Recently, two French tourists went to see the massive banyans on the Hyderabad-Manneguda road, and loved them, but were horrified to know they are endangered. Several other people have also been going to see the trees.
The photos in this post indicate just some instances of how people have been engaging with the banyans. A group of seniors pose with one of the banyans; a film crew shoots in the picturesque landscape surrounded by the banyans; a child climbs a tree, another looks closely at the texture of the bark; a poet reads out a shayari; a group of children go on an educational field trip; another group draw under a banyan; some others play in the meadow near Kanakamamidi; Hyderabad's artists and photographers make artworks of the majestic banyans; cyclists regularly engage with them; a tree lover posts a hug-the-banyan photo on Instagram...a large group goes to see palash trees in bloom on that road...the list goes on. When we ask for this road to be made an ecotourism destination, this is just what we mean.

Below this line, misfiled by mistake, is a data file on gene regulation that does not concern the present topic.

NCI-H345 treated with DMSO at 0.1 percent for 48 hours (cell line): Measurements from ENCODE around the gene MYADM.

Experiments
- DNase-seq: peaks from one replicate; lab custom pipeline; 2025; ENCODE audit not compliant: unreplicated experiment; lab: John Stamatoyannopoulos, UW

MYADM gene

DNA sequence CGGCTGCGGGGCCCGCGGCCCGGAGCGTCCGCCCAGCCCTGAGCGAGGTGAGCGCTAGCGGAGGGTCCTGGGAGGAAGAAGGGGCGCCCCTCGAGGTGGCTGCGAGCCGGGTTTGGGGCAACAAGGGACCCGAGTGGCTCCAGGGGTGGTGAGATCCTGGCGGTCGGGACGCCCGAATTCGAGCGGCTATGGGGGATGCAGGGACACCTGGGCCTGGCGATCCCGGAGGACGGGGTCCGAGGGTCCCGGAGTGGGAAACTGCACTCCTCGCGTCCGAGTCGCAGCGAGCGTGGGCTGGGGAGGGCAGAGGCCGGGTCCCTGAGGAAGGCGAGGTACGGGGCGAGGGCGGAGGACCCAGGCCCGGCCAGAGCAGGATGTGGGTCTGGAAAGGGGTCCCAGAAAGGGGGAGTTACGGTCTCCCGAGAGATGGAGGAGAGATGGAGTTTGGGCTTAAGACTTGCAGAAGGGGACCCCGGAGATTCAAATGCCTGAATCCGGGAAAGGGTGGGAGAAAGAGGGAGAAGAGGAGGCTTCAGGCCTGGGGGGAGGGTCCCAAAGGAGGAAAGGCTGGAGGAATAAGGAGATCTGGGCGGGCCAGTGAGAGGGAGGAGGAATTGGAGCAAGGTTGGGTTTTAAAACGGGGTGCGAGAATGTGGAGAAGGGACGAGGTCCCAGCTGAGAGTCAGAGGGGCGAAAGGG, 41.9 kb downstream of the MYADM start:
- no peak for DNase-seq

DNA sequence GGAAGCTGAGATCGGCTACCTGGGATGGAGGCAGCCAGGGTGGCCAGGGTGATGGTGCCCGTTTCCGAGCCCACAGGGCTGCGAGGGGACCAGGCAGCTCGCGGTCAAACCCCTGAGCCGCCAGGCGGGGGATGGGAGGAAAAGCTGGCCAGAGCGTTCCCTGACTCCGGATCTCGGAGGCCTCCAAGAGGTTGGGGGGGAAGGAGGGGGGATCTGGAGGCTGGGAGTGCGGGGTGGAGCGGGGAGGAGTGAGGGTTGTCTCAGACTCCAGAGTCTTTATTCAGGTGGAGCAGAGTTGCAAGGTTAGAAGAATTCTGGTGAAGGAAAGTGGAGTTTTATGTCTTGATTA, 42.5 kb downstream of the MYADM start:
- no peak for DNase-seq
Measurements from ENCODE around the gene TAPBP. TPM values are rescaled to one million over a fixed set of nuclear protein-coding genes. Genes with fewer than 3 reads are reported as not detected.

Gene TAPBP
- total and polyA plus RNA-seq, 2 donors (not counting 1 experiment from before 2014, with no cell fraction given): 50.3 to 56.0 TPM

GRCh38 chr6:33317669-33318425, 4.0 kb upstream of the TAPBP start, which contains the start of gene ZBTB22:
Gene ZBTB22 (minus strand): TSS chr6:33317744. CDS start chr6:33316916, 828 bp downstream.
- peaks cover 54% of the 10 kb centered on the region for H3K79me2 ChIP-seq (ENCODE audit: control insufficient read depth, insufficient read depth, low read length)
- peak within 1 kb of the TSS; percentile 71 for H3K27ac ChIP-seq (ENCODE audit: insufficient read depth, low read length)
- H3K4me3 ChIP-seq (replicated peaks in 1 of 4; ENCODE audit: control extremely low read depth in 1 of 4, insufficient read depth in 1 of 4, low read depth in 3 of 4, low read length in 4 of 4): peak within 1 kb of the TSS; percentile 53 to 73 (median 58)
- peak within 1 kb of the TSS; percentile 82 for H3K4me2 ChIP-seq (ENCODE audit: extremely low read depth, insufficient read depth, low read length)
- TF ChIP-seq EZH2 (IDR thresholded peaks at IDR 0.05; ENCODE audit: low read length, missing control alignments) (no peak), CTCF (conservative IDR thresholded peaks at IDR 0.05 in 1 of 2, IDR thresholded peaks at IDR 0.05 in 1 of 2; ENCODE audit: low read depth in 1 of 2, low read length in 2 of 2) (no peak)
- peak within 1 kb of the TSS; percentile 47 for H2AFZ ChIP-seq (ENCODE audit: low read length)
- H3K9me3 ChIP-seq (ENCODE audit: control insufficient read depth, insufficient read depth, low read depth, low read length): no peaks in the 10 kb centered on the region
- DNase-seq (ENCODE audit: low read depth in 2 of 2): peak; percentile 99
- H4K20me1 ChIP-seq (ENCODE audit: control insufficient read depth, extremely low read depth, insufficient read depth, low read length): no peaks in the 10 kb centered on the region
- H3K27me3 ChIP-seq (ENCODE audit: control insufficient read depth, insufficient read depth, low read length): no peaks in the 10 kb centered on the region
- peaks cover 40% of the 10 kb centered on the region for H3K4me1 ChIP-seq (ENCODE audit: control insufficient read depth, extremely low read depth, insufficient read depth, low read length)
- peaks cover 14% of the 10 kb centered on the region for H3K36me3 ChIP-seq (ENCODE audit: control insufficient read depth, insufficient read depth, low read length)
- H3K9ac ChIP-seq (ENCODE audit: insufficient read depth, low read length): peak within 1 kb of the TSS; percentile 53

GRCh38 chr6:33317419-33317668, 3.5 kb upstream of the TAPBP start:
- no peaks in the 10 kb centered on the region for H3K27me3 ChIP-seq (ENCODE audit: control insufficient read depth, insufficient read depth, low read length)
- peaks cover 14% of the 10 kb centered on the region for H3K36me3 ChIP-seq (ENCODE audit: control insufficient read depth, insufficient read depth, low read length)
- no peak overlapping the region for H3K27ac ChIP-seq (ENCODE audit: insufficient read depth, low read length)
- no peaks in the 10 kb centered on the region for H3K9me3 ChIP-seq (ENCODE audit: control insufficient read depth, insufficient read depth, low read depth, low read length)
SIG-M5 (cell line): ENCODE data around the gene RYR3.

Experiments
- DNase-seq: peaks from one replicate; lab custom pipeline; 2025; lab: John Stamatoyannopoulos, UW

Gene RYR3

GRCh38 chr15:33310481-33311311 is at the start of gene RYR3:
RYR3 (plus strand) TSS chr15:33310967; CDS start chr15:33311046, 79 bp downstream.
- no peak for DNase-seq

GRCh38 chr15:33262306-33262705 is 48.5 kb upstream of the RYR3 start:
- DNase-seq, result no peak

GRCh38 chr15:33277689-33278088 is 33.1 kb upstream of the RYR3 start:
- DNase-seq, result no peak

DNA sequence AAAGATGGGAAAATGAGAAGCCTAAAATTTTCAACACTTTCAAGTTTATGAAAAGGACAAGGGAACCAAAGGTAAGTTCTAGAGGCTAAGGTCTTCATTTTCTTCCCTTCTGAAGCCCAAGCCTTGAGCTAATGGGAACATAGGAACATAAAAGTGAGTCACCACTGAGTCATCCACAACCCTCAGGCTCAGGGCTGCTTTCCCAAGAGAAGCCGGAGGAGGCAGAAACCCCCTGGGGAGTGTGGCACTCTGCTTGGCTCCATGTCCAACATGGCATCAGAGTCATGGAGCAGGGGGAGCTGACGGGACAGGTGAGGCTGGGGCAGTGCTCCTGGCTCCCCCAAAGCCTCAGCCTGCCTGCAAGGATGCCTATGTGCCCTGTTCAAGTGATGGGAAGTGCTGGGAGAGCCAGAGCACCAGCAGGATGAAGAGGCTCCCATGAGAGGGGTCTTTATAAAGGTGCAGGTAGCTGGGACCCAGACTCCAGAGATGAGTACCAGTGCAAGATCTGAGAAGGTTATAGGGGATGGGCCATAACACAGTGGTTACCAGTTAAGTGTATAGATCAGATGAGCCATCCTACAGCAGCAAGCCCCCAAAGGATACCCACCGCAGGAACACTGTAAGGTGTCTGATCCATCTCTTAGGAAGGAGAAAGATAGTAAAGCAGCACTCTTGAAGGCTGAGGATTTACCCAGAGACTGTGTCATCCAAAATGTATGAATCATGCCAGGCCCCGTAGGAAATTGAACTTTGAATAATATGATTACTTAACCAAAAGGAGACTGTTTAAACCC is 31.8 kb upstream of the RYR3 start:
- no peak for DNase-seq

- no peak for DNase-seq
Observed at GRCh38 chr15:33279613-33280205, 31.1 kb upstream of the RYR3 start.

KCR Sir and KTR Sir - let us think out of the box and do something different and set an example to other States. We only stand to gain in a very big way - by preserving old and mature trees, we would be putting a giant step forward in mitigating climate change.
|Seniors after a picnic at the banyans
|Film crew shooting in picturesque surroundings
|A child enjoys climbing a massive banyan
|Another child feels the texture of the tree
|A group of school children on a field visit
|Children running around a meadow
|An artist begins to draw
|The artists' visit results in an art exhibition
|Cyclists regularly ride past and engage with the banyans.
Here they are seen supporting the Save the Banyans campaign
|A tree lover's Instagram post
Apart from all this, there are the tranquil Mudimiyal and Kandlapalli forests. A lot can be done on this road, which is now the only exit from Hyderabad, still lined by trees, especially the magnificent old banyans.